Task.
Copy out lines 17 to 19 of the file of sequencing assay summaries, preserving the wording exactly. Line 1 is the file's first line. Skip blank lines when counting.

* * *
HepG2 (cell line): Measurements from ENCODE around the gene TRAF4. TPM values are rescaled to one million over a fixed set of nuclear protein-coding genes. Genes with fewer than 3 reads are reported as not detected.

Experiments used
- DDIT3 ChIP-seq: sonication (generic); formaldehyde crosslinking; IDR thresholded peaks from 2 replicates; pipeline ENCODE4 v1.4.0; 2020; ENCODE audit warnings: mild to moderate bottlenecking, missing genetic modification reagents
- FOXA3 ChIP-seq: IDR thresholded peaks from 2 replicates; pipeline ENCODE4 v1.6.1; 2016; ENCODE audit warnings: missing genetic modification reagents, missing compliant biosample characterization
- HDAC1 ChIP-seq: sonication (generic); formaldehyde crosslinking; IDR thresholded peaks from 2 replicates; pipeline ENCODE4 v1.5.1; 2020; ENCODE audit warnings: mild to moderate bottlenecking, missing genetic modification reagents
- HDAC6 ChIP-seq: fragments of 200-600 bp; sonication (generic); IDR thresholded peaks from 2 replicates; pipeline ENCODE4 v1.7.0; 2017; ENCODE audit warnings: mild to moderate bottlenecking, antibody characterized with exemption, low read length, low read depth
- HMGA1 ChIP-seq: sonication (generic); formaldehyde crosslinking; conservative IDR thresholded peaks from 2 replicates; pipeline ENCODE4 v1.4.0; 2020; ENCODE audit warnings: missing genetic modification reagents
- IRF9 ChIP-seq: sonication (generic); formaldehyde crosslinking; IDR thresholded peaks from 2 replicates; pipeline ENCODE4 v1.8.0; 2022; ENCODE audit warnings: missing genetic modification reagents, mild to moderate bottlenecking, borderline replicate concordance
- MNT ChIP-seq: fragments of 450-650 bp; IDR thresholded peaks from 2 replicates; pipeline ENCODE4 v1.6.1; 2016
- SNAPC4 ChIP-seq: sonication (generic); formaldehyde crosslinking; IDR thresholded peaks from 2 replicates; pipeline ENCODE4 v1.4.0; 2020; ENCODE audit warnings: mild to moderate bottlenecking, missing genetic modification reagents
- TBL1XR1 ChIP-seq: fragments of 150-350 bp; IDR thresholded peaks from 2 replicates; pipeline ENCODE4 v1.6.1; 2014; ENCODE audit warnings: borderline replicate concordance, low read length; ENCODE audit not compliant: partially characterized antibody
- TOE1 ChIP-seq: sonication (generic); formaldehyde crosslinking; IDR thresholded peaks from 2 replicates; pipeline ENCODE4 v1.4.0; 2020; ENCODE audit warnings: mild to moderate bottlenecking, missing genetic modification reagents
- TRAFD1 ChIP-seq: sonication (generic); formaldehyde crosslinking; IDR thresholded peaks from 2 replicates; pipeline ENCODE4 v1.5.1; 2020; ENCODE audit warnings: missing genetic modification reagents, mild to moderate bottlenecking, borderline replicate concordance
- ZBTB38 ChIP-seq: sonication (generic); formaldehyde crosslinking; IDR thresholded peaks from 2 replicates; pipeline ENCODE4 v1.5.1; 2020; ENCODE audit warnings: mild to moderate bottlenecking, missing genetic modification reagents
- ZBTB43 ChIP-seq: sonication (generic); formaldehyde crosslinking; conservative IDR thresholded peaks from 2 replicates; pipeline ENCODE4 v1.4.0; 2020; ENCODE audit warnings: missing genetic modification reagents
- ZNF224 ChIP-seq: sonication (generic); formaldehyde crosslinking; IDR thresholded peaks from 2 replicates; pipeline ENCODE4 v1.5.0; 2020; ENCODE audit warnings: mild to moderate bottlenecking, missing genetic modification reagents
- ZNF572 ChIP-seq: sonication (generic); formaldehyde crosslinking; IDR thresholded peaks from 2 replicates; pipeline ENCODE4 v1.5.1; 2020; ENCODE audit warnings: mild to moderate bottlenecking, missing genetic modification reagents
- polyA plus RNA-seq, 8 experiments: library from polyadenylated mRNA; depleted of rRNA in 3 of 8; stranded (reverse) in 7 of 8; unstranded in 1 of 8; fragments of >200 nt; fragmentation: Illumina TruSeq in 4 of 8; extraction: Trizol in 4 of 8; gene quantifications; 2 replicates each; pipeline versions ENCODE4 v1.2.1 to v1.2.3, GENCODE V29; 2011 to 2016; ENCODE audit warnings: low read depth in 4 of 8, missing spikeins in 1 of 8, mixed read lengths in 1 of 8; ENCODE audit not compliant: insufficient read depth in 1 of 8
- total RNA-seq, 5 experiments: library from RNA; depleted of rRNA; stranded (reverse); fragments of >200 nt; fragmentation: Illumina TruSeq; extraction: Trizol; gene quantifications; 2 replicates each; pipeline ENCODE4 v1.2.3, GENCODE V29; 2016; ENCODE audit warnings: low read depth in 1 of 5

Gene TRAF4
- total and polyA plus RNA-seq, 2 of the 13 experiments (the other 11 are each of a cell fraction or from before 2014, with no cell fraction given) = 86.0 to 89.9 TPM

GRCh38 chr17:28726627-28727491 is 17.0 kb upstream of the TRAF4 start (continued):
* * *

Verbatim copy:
- ZNF572 ChIP-seq: sonication (generic); formaldehyde crosslinking; IDR thresholded peaks from 2 replicates; pipeline ENCODE4 v1.5.1; 2020; ENCODE audit warnings: mild to moderate bottlenecking, missing genetic modification reagents
- polyA plus RNA-seq, 8 experiments: library from polyadenylated mRNA; depleted of rRNA in 3 of 8; stranded (reverse) in 7 of 8; unstranded in 1 of 8; fragments of >200 nt; fragmentation: Illumina TruSeq in 4 of 8; extraction: Trizol in 4 of 8; gene quantifications; 2 replicates each; pipeline versions ENCODE4 v1.2.1 to v1.2.3, GENCODE V29; 2011 to 2016; ENCODE audit warnings: low read depth in 4 of 8, missing spikeins in 1 of 8, mixed read lengths in 1 of 8; ENCODE audit not compliant: insufficient read depth in 1 of 8
- total RNA-seq, 5 experiments: library from RNA; depleted of rRNA; stranded (reverse); fragments of >200 nt; fragmentation: Illumina TruSeq; extraction: Trizol; gene quantifications; 2 replicates each; pipeline ENCODE4 v1.2.3, GENCODE V29; 2016; ENCODE audit warnings: low read depth in 1 of 5